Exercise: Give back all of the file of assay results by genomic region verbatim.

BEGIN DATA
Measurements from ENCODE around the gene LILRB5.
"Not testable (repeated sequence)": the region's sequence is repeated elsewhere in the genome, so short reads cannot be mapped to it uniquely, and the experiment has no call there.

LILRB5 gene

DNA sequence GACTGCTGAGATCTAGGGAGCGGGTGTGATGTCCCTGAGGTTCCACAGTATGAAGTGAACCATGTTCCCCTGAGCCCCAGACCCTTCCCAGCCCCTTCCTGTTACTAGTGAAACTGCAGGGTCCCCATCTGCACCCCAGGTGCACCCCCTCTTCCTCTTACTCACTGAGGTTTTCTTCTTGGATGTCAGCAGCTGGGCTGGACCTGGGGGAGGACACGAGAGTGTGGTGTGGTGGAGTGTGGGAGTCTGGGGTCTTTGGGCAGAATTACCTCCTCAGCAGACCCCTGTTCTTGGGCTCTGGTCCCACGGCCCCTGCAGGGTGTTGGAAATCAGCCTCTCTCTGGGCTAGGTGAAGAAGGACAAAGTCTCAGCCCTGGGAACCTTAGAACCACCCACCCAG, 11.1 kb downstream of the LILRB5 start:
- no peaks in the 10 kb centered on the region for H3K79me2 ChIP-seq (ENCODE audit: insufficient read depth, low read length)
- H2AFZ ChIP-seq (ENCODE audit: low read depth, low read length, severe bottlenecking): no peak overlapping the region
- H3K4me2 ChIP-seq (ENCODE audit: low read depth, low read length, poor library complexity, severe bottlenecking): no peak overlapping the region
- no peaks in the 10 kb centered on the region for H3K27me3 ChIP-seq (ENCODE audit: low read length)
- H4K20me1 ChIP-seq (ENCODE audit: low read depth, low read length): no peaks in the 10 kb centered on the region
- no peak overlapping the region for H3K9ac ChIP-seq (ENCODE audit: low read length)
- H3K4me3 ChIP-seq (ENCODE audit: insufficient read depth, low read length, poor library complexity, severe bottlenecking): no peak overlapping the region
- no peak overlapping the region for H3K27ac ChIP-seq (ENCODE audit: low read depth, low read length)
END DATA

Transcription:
Measurements from ENCODE around the gene LILRB5.
"Not testable (repeated sequence)": the region's sequence is repeated elsewhere in the genome, so short reads cannot be mapped to it uniquely, and the experiment has no call there.

LILRB5 gene

DNA sequence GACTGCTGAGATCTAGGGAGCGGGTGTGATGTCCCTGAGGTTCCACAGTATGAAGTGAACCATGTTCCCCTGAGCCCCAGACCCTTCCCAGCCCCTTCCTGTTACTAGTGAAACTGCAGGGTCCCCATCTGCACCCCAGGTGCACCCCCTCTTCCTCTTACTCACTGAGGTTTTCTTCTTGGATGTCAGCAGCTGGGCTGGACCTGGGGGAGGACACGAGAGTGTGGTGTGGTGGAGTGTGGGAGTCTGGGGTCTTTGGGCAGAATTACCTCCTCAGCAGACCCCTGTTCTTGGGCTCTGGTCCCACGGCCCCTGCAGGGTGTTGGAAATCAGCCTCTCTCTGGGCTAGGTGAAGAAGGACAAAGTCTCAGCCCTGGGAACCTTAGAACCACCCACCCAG, 11.1 kb downstream of the LILRB5 start:
- no peaks in the 10 kb centered on the region for H3K79me2 ChIP-seq (ENCODE audit: insufficient read depth, low read length)
- H2AFZ ChIP-seq (ENCODE audit: low read depth, low read length, severe bottlenecking): no peak overlapping the region
- H3K4me2 ChIP-seq (ENCODE audit: low read depth, low read length, poor library complexity, severe bottlenecking): no peak overlapping the region
- no peaks in the 10 kb centered on the region for H3K27me3 ChIP-seq (ENCODE audit: low read length)
- H4K20me1 ChIP-seq (ENCODE audit: low read depth, low read length): no peaks in the 10 kb centered on the region
- no peak overlapping the region for H3K9ac ChIP-seq (ENCODE audit: low read length)
- H3K4me3 ChIP-seq (ENCODE audit: insufficient read depth, low read length, poor library complexity, severe bottlenecking): no peak overlapping the region
- no peak overlapping the region for H3K27ac ChIP-seq (ENCODE audit: low read depth, low read length)